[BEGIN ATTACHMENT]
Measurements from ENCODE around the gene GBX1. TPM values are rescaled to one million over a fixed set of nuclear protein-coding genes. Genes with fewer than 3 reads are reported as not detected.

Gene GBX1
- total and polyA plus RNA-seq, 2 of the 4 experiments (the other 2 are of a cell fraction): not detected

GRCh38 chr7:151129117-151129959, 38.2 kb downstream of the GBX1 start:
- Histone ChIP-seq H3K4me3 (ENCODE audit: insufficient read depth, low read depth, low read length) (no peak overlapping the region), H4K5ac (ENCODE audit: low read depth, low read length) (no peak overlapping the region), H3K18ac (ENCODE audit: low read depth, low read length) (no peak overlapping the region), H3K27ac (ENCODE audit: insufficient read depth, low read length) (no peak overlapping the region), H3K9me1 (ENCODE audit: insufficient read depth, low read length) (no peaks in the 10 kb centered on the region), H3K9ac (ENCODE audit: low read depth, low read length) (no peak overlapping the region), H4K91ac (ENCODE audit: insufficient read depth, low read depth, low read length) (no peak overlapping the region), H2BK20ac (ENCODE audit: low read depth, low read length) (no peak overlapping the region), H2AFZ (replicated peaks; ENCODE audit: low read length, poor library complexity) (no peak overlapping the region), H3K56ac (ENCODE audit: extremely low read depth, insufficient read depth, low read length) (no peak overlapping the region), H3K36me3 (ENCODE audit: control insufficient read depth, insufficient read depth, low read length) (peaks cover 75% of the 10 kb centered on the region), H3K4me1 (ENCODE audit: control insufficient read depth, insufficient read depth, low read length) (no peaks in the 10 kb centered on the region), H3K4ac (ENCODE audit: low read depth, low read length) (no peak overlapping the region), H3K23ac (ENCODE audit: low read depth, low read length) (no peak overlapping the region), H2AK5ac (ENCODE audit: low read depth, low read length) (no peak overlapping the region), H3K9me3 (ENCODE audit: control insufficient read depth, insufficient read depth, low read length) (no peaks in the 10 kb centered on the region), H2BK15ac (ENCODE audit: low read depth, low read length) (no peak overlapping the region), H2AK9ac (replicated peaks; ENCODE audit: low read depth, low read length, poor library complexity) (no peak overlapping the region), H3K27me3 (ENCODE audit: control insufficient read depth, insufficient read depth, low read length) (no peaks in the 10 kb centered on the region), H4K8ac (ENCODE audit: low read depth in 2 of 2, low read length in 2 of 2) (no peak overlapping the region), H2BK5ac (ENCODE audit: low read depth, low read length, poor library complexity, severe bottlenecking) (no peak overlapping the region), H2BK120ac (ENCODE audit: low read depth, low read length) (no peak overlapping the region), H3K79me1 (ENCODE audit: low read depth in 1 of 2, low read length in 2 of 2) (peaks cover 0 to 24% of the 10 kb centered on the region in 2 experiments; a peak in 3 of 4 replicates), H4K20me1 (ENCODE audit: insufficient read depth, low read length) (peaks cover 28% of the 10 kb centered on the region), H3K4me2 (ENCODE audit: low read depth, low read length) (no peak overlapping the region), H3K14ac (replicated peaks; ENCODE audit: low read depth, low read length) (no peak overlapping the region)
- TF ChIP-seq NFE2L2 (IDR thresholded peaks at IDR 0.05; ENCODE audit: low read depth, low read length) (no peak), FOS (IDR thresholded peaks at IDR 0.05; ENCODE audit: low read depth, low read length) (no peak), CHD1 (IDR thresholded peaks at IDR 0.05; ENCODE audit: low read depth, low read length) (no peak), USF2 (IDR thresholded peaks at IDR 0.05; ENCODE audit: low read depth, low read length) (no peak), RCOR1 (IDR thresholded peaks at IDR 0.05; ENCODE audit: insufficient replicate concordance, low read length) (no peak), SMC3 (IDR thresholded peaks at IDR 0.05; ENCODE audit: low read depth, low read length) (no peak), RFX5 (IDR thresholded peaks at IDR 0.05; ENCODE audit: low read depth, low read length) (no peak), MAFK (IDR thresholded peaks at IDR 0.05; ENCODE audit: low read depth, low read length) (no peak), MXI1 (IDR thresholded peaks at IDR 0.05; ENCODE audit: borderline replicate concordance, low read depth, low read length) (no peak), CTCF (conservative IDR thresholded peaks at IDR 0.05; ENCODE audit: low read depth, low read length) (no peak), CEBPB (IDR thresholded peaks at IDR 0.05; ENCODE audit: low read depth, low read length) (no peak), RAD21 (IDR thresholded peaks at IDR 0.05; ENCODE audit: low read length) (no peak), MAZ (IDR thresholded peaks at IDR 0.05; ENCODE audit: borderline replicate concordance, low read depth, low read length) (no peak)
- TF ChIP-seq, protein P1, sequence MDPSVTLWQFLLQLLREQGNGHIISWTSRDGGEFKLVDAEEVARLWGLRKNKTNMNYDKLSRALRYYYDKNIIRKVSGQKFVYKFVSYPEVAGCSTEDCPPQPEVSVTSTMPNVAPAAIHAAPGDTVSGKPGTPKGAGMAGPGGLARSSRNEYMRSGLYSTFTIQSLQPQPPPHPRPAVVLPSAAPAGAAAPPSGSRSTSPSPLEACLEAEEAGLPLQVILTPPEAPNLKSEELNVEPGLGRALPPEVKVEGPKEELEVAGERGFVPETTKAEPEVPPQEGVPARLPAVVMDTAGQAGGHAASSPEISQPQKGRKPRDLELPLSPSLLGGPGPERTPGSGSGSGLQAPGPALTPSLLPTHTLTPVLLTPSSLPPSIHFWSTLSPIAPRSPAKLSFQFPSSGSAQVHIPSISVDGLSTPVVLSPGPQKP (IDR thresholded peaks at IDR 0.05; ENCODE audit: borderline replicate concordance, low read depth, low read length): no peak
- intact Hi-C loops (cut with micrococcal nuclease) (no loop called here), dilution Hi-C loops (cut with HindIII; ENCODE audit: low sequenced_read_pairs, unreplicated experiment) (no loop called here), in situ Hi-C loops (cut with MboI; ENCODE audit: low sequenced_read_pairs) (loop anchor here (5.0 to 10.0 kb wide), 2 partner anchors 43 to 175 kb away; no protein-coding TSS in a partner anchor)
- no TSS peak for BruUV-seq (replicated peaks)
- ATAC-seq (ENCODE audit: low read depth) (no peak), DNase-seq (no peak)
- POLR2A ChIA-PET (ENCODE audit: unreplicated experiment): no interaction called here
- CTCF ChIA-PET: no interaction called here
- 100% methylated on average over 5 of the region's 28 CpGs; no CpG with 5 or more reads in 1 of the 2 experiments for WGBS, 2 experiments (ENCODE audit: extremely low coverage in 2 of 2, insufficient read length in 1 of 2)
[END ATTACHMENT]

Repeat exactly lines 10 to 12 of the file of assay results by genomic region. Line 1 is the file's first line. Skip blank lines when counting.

- ATAC-seq (ENCODE audit: low read depth) (no peak), DNase-seq (no peak)
- POLR2A ChIA-PET (ENCODE audit: unreplicated experiment): no interaction called here
- CTCF ChIA-PET: no interaction called here